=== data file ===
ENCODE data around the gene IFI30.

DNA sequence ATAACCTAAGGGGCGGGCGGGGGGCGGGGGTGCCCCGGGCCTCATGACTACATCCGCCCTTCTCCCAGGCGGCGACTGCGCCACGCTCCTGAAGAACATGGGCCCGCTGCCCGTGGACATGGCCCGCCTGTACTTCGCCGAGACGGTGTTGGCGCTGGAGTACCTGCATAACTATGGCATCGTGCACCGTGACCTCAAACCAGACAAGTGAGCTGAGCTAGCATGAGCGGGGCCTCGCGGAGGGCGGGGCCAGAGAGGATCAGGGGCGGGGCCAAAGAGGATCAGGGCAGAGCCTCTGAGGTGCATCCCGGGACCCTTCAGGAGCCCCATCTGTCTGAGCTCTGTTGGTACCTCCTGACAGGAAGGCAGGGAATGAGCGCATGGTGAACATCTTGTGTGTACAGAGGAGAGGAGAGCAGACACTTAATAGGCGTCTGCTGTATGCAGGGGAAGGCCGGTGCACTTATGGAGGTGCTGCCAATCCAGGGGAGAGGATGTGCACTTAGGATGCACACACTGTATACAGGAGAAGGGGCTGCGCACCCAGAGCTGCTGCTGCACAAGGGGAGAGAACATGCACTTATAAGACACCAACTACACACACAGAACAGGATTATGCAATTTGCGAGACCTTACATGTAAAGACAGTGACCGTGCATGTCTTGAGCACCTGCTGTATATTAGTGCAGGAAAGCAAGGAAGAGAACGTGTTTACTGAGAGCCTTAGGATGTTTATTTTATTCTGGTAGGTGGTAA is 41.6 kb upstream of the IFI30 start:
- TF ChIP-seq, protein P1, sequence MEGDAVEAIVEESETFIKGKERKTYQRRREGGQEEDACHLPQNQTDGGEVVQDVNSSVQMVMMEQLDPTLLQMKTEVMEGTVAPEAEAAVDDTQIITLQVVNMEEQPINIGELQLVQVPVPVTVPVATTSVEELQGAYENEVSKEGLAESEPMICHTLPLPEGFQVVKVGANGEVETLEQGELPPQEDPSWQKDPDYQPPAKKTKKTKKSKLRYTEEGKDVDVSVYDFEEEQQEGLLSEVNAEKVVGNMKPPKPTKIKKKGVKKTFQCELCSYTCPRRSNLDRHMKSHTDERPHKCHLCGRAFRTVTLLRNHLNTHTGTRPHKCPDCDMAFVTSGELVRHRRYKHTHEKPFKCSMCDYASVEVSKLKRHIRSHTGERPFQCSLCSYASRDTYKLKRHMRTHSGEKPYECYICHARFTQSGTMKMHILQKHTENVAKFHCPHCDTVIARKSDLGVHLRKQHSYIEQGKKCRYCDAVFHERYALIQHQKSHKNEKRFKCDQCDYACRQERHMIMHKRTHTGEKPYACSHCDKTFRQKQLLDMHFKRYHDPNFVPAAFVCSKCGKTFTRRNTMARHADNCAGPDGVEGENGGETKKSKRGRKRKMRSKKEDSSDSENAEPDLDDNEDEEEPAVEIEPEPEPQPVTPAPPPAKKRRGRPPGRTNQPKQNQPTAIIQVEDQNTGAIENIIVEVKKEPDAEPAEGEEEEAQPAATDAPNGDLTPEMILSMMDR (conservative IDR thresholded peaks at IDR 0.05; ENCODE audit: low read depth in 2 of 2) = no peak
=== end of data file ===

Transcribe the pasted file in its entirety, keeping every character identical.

ENCODE data around the gene IFI30.

DNA sequence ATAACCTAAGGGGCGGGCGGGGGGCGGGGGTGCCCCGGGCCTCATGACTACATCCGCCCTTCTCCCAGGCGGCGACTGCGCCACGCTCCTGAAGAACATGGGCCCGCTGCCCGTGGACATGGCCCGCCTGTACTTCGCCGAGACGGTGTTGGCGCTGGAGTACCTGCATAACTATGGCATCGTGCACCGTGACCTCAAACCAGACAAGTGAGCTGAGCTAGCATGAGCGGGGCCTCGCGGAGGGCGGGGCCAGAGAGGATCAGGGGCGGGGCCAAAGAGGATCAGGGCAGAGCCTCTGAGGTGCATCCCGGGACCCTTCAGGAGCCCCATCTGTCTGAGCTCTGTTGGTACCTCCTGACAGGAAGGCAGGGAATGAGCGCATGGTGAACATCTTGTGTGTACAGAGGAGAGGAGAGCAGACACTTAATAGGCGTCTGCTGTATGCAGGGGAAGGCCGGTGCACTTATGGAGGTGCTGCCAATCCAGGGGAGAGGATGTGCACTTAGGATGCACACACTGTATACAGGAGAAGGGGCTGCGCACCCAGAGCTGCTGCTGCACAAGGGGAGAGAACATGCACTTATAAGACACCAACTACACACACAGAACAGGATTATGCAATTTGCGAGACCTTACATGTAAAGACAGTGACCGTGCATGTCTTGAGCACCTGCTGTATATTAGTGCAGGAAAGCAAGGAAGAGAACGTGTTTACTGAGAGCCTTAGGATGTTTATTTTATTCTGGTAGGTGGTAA is 41.6 kb upstream of the IFI30 start:
- TF ChIP-seq, protein P1, sequence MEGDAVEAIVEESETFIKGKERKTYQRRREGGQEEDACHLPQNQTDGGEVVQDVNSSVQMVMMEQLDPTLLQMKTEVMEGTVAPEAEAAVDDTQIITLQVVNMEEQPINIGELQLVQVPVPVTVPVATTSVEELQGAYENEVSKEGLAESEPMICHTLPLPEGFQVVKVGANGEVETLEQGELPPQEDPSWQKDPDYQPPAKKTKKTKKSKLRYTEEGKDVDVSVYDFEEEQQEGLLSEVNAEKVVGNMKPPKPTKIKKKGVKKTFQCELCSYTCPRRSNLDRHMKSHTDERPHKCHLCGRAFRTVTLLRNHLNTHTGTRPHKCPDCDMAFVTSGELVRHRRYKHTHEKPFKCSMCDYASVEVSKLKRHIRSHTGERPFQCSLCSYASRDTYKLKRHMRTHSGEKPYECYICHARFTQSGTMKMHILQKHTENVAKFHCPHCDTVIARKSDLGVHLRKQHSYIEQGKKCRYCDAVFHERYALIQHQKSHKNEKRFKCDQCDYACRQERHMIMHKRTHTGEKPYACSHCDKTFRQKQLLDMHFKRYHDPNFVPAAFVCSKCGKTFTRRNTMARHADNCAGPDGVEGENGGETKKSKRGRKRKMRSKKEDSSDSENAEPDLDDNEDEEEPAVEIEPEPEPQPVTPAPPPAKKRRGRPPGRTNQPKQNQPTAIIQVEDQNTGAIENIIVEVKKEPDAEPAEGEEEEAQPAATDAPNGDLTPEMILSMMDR (conservative IDR thresholded peaks at IDR 0.05; ENCODE audit: low read depth in 2 of 2) = no peak